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troops being formed into three detachments, he, with the strongest, amounting to two thousand four hundred, crossed the river on the night of the 25th December, and from two opposite points attacked Trenton, then occupied by Colonel Rhalle with a strong body of Hessians. That officer, while hastily mustering his men, received a mortal wound; and the whole corps, surprised and surrounded, speedily surrendered. The two other detachments were arrested by severe cold and tempest, otherwise they might, it was hoped, have been equally successful, and a sweep made of the whole range of positions. Washington, however, had good reason to congratulate himself on carrying off nearly one thousand prisoners, with only ten of his own men killed and wounded,-a most unexpected event, which wonderfully revived the sinking spirits of his countrymen.

Washington now crossed the Delaware, and, with five thousand men, took post at Trenton; but Cornwallis, mustering all his force, advanced upon him; and, on the 2d January, 1777, the two armies were separated only by a creek. Washington saw that, by engaging here a superior army, he ran imminent hazard of being defeated, and driven over the Delaware with great disadvantage and loss. He formed a bold design: breaking up silently in the night, he moved round the British right, and advanced rapidly upon Brunswick, where their chief magazines were lodged. He might seemingly

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BATTLES OF TRENTON AND PRINCETON.

353 have succeeded, had he not encountered at Princeton three regiments coming up to join the main army. The Americans were at first driven back, and General Mercer killed; but Washington, by extraordinary exertions, restored the action, separated his opponents, and obliged them to retreat in different directions. He then, however, saw advancing against him the van of Cornwallis, who, having received the alarm, hastened to frustrate his scheme; and as he could not hazard a battle without the certainty of defeat, with the risk of having his retreat cut off, he prudently fell back. In this skirmish, the loss on both sides was nearly equal; but the having made another bold offensive movement without disadvantage, heightened greatly the favourable impression produced by his former enterprise. The English general then repaired to Brunswick, and limited himself to a defensive line thence to Amboy, merely covering New York. Thus Washington had recovered nearly the whole of the Jerseys.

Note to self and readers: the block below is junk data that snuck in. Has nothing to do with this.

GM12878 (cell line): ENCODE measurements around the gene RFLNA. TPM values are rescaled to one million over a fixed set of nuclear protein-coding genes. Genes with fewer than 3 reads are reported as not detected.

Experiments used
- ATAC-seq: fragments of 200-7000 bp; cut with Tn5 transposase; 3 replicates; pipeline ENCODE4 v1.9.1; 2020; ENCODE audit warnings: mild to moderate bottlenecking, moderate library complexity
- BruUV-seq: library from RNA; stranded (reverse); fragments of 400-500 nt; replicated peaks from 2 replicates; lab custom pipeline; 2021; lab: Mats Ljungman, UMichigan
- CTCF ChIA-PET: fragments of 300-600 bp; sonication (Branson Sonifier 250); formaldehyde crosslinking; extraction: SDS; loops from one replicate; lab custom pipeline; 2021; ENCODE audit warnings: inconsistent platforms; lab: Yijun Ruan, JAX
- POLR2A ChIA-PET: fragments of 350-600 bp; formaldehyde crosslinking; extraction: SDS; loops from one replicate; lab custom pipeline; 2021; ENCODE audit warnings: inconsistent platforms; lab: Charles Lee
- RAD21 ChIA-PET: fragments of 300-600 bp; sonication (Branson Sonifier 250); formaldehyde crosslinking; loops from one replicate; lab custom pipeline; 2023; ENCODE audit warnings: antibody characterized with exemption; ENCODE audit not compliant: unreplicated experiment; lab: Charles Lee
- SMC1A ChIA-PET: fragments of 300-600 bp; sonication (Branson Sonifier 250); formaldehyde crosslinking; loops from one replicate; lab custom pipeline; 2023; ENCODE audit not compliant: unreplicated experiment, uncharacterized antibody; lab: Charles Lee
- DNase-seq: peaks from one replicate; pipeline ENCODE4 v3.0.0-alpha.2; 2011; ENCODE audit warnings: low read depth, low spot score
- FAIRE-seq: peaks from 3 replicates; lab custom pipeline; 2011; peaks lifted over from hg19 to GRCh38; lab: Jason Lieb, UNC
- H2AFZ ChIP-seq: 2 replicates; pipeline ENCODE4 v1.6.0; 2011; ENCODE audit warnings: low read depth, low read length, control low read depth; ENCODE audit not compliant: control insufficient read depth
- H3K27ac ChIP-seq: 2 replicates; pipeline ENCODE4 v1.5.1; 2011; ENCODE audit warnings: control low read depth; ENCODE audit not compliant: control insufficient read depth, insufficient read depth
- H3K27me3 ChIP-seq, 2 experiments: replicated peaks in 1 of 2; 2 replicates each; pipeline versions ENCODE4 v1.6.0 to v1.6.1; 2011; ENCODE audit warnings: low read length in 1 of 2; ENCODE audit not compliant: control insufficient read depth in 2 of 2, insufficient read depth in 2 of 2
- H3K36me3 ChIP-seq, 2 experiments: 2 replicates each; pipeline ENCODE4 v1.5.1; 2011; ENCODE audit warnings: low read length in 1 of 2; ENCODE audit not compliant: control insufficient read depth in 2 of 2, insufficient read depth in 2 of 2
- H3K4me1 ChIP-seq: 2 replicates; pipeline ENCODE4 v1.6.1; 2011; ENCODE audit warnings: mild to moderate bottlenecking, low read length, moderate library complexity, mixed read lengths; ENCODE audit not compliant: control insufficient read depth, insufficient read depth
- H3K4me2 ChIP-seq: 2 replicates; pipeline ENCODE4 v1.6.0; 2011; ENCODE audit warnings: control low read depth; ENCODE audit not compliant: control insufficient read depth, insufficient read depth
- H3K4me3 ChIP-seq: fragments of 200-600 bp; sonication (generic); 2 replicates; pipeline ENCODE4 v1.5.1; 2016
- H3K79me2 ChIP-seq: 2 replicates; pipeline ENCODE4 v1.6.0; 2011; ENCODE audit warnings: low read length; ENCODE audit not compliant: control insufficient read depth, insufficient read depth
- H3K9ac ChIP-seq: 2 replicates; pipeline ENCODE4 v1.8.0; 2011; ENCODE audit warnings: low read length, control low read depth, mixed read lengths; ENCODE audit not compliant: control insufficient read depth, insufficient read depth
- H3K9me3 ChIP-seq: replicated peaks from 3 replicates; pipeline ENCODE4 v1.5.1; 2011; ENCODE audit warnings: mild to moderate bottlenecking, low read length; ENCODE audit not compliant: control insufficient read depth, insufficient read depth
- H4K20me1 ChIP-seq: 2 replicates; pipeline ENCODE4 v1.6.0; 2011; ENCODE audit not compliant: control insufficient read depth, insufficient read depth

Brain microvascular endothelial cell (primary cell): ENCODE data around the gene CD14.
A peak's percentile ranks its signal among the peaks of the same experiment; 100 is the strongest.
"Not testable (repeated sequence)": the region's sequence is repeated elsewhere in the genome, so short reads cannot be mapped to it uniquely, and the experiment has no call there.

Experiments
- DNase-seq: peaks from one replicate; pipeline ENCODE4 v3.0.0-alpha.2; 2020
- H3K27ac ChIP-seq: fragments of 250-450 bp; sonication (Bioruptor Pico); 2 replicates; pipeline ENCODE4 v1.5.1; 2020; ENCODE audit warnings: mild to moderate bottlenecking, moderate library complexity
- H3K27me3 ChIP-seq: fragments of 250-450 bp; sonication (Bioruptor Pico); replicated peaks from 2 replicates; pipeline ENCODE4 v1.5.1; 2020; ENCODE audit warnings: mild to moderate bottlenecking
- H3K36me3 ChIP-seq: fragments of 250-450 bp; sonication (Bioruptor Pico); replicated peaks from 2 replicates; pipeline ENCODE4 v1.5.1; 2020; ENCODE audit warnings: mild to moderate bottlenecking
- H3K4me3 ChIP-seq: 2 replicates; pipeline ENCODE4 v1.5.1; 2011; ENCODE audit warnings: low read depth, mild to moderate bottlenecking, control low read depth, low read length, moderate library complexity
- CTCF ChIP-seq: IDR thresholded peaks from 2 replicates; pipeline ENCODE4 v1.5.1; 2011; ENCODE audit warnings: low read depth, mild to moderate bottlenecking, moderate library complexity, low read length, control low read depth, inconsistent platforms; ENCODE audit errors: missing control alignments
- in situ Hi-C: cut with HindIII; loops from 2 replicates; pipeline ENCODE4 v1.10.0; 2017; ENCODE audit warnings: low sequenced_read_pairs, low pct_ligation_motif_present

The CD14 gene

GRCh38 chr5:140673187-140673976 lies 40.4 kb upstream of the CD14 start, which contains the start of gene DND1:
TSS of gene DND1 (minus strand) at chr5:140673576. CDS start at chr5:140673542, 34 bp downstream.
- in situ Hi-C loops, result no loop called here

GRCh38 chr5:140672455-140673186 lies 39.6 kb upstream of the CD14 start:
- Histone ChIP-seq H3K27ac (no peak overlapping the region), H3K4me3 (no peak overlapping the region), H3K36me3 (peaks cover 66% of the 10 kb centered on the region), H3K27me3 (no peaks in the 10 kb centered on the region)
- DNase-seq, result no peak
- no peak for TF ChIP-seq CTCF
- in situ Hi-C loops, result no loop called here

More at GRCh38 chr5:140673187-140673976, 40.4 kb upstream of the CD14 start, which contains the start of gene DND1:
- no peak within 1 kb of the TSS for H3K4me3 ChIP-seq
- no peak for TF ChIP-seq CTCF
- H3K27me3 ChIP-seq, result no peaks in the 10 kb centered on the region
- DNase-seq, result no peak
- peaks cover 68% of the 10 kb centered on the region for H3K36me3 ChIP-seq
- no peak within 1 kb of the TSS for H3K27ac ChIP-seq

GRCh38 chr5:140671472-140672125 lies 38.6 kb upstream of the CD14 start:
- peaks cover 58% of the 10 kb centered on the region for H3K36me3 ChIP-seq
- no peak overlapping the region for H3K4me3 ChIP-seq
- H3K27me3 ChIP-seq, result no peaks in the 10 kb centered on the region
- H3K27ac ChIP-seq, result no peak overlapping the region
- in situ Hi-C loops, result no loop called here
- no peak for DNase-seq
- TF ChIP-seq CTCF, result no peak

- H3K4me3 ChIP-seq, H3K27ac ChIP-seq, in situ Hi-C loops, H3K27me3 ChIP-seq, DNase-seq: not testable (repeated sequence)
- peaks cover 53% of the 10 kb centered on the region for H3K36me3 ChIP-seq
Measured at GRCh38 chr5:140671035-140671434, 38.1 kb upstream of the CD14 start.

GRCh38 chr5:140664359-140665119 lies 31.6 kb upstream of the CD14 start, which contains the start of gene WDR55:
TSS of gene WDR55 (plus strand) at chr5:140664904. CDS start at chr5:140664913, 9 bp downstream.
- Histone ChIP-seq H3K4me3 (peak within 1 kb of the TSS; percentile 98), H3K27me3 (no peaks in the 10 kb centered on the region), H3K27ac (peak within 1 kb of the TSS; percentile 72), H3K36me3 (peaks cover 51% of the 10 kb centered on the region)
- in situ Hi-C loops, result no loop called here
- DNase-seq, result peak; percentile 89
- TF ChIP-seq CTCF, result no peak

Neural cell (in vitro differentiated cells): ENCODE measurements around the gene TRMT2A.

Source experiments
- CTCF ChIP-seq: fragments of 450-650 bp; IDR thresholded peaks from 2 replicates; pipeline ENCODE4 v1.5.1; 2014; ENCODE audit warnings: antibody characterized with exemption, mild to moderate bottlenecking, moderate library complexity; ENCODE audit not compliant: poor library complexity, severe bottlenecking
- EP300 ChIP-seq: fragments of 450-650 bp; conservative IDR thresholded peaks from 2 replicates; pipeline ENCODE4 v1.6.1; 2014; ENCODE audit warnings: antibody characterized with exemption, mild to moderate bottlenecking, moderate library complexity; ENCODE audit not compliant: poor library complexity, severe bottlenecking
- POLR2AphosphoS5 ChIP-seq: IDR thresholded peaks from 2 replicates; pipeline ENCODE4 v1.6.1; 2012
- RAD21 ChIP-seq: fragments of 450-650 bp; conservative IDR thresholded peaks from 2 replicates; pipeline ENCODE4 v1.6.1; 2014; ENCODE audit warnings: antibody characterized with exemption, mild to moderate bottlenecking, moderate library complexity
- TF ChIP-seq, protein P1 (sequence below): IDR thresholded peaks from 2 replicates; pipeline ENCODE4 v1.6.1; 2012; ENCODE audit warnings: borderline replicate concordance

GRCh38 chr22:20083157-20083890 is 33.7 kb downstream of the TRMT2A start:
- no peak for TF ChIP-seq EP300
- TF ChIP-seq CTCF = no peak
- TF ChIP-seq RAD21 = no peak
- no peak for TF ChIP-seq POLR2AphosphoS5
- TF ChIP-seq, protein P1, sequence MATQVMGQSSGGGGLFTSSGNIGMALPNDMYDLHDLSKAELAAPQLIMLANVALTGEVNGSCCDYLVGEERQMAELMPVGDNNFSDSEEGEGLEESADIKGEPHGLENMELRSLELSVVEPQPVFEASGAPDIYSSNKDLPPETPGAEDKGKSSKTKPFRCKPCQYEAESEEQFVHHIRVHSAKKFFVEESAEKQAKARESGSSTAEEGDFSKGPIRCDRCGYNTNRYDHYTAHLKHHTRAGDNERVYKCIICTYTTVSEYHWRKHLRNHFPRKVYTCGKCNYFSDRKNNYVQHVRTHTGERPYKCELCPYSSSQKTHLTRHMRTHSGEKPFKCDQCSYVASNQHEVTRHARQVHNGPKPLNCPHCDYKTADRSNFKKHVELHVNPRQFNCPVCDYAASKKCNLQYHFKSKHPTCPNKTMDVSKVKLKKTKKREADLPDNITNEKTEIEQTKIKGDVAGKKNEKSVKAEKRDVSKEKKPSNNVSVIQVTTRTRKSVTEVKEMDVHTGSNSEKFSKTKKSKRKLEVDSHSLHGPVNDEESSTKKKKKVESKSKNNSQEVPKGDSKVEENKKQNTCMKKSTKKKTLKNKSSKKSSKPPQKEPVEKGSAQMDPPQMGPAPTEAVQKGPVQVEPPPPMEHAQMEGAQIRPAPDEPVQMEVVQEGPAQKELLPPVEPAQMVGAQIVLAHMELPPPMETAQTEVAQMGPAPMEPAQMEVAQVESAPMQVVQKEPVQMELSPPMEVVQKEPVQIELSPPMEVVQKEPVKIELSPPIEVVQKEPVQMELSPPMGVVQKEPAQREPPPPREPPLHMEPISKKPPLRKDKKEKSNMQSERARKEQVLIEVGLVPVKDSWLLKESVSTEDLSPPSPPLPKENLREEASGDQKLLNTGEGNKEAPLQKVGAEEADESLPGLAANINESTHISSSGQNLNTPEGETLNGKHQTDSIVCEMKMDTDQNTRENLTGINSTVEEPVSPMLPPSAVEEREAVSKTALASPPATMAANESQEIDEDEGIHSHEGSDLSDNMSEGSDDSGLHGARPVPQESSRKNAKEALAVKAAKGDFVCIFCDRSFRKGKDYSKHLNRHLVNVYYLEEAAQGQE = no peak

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MONUMENT OF GEN. MERCER, AT LAUREL HILL CEMETERY, PHILADELPHIA

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CAMPAIGN OF 1777, AND CONCLUSION OF THE TREATY WITH

FRANCE.

PON the approach of the British towards Philadelphia, (December 12, 1776,) Congress had removed its sittings from that place to Baltimore. Washington's successes in New Jersey brought it back to Philadelphia in February, 1777. On the 27th of December, 1776, Congress conferred upon Washington powers for raising forces and conducting the war, which were nearly dictatorial. Meantime, the British ministry, under the direction of Lord North, maintained their determination to enforce the unconditional submission of the colonies, while the opposition party in parliament were earnestly endeavouring to procure the adoption of conciliatory meaWith the majority of the British nation the war was popular; and no difficulty was found in obtaining from parliament the requisite supplies of men and money for carrying on the new campaign with vigour.

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sures.

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